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Last month, I wrote about designing and building a “stand-alone” dryer for our 12-bay carwash. A car dryer is usually standard now with an automatic wash bay, but we don’t have an automatic, hence the “stand-alone” designation.
Here’s a short review for those that missed last month. We could not find a manufacturer that built a complete stand-alone dryer, so I designed one myself. Mostly it works well, but it did have a few flaws that I’ll mention later.
While my background in electricity (I am a master electrician) made it easy to integrate and wire all the devices we needed to make a complete control system, the actual layout of the equipment was more difficult. We put the dryer in the middle of the main driveway so customers actually have to drive around it to exit.
We chose a Worldwide dryer with three 10-hp motors, Dilling Harris vacuum control and Dixmor countdown timer.
The expenses you’ll find in the chart on page 88 are all approximate. I did not keep accurate lists and I really have trouble remembering last week, let alone four-and-a-half years ago.
Because our dryer’s location is in the middle of the driveway and the carwash building is 160 feet back from the street, we decided to add additional signage (with structures) to make us more visible from the street. The rental at the back of our lot also needed a sign. These structures and signs would not be needed with a normal stand-alone installation so I’ve listed them separately.
The electrical control system includes the coin and bill accepter box, countdown timer, control box with relays and contactors, time delay devices, indicting lights and magnetic contactors.
Electrical power includes the underground conduit with trenching, asphalt repair, power panel at the dryer, lights, electric snow melt and connecting conduit and wire.
I installed the electrical myself, except for the underground and power panel work.
The income is not what I had hoped for, but not a disappointment either. We have four full years behind us now and the first seven months of 2006.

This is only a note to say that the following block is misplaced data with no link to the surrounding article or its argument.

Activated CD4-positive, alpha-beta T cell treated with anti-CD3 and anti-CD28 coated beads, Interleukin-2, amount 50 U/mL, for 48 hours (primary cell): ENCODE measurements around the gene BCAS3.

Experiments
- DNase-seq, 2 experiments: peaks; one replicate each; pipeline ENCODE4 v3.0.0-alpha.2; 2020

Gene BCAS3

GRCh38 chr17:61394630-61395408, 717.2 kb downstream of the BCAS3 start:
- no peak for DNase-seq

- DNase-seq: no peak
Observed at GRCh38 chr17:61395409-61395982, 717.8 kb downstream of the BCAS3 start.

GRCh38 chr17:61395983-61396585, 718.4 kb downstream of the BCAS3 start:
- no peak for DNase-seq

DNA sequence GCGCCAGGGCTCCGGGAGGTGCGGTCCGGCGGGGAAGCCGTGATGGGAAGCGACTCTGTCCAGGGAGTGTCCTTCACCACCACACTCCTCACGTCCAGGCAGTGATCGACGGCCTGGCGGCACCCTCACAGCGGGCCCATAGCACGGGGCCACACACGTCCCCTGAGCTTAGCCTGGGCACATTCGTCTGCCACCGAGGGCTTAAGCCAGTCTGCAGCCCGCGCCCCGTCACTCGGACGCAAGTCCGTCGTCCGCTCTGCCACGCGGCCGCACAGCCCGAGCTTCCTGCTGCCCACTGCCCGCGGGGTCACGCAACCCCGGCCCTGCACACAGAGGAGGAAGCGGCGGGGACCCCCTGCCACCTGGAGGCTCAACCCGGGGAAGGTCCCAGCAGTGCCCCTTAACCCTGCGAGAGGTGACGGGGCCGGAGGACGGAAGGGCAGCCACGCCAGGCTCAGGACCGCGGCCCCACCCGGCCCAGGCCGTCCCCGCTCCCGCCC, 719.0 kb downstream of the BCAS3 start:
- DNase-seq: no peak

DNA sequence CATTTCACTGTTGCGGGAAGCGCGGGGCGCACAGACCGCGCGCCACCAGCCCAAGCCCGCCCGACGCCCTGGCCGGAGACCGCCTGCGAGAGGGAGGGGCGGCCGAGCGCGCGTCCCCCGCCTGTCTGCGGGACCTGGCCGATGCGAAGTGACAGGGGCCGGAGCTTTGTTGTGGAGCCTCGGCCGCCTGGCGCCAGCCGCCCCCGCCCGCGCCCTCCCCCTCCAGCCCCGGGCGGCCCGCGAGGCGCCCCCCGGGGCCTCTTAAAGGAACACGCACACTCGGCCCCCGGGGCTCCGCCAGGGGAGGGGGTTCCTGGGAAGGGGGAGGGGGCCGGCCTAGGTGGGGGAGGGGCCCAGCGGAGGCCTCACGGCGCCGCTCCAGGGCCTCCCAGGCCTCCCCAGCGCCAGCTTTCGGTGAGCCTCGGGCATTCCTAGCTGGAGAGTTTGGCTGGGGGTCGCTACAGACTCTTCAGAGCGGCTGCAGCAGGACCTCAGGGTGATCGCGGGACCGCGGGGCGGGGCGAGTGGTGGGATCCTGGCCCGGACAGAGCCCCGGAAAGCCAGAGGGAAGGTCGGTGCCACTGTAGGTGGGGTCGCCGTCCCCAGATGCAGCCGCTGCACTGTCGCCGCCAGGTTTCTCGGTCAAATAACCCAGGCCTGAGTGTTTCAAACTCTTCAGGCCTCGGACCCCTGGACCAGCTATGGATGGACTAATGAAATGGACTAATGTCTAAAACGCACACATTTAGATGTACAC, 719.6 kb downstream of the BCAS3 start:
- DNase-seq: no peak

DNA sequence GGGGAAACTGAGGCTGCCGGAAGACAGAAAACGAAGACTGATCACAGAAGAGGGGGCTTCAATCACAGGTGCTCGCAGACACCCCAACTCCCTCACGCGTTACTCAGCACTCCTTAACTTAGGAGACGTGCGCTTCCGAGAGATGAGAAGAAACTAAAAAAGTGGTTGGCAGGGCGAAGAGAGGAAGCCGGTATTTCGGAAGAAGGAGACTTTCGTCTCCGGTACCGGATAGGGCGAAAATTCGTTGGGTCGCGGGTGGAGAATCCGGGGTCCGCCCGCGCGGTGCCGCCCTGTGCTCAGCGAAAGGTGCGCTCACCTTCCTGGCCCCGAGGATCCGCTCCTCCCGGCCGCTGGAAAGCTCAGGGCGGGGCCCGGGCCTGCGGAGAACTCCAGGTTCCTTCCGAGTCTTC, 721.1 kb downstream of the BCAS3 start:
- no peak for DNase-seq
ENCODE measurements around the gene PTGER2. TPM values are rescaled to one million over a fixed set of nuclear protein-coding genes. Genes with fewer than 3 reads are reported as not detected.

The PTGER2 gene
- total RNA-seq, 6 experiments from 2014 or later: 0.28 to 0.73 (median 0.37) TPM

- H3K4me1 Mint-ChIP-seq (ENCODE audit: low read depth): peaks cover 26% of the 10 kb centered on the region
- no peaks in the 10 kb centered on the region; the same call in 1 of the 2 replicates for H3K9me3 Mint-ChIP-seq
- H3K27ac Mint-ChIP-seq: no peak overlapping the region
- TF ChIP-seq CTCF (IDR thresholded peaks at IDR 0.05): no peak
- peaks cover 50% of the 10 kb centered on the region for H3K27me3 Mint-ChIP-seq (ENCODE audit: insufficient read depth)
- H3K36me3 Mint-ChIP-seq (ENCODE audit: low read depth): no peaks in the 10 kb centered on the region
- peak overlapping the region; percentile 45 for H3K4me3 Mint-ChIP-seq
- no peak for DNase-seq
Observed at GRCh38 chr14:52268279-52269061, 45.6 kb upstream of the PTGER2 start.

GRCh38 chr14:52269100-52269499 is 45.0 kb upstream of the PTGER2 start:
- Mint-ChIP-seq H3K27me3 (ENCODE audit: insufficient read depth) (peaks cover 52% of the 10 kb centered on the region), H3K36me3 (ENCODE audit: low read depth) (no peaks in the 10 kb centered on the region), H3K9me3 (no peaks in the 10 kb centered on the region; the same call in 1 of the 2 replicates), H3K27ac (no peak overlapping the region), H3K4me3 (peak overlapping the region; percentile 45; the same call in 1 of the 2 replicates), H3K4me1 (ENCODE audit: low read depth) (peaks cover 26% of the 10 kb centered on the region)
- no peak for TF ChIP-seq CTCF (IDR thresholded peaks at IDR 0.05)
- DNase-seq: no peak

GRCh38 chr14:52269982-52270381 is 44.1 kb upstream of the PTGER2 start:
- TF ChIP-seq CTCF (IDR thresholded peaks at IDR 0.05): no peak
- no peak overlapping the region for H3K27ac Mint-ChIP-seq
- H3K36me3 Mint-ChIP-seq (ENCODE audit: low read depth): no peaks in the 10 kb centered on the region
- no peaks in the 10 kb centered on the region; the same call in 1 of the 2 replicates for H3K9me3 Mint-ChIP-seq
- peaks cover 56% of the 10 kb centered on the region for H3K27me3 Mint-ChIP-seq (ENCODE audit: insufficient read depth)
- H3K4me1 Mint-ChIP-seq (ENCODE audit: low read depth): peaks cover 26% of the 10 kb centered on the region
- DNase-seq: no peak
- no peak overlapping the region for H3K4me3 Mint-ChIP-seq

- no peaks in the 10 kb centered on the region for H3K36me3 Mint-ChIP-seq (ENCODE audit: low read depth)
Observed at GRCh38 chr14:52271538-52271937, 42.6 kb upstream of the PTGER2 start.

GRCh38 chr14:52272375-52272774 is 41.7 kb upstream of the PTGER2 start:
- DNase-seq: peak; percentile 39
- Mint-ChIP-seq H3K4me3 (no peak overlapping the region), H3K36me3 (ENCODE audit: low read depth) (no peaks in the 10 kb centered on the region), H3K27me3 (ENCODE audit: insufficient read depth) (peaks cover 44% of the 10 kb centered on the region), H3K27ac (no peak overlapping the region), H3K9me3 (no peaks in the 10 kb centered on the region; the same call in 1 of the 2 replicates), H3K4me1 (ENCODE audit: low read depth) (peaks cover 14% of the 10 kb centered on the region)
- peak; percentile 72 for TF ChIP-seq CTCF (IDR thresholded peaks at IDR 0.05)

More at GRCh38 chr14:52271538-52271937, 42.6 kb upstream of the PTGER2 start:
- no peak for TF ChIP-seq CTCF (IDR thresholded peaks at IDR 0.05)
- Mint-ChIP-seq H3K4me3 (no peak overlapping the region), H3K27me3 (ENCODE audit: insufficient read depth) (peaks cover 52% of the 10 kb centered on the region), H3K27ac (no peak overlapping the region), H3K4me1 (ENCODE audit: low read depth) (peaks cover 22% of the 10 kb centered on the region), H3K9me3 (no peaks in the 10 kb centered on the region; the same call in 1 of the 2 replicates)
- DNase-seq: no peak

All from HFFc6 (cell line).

The first three years income was between 2 and 2.6 percent of total sales per year. In 2005 we had road construction in front of the carwash which affected overall sales as well as the vacuum/drying area. Sales for the dryer dropped to 1.7 percent of total sales.
The installation costs were returned in less than two years, which isn’t too bad. We’ve had two-and-a-half years of mostly clear profit from the dryer since then.
The maintenance costs are practically zero. In the time it has been in operation, we have replaced one of the motor contactors and once repaired the Dixmor countdown timer after a driving rain storm managed to get water into the circuit board.
About once a year we’ll get a power bump that disrupts the memory for the countdown timer. It takes us about two minutes to reprogram it and I’ll have to replace the indicating light bulbs once in a while.
The dryer has three 10-hp motors which we start sequentially so the total wattage is 22,350 (30 x 745). We charge $1 for one minute, so with a cost just under seven cents per kilowatt-hour, the minute amounts to about three cents in electricity, almost as good on the profit side as the vacuums.
We do have the additional cost of lights, controlled by a photo cell. I figure that’s about $15 month.
What I would do different
When I designed the system I figured water being blown off the car would gather on the concrete and create ice in the winter. So we installed an electric snow-melt system with a thermostat. The first winter we had the snow-melt came on whenever the temperature fell below 36 degrees.
The second winter we thought we’d try it without the snow melt and it worked fine — no ice. The dryer is outside and we’re fortunate in Wyoming that we get at least some sun on most days.
We haven’t had it turned on since and I wouldn’t even install snow-melt on another dryer.
It seems the dryer evaporates the water as much as it blows it off here in Wyoming where we have very low humidity. I don’t know what would happen in a higher humidity area.
A couple times a year here in Casper, we get a dust storm that leaves some dirt in and near the intake of the blowers. The first customer who turns on the dryer gets that dirt blown onto his wet car.
If I were to design another dryer, I would have filters to stop the dust or put the intake inside a building. Maybe an air intake with ductwork in the shape of an inverted “J” would work, too.
I would move the coin/bill acceptor lower and closer to the car. As it is now, most people open the car door to insert the money which isn’t all bad because rolling the window down then up leaves streaks on the window.
As I designed the dryer, I thought people would be more inclined to use it in the winter than the summer, but it didn’t turn out that way. My figures show the percentage of use is about the same when I divide the monthly dryer income by the monthly carwash income.
Dennis Ryan has been in the carwash business since 1988 and the construction business for 40 years. At one time he owned and operated five self-service carwashes. Currently he owns and operates American Pride Carwash in Casper/Evansville, WY. He can be contacted at firstname.lastname@example.org.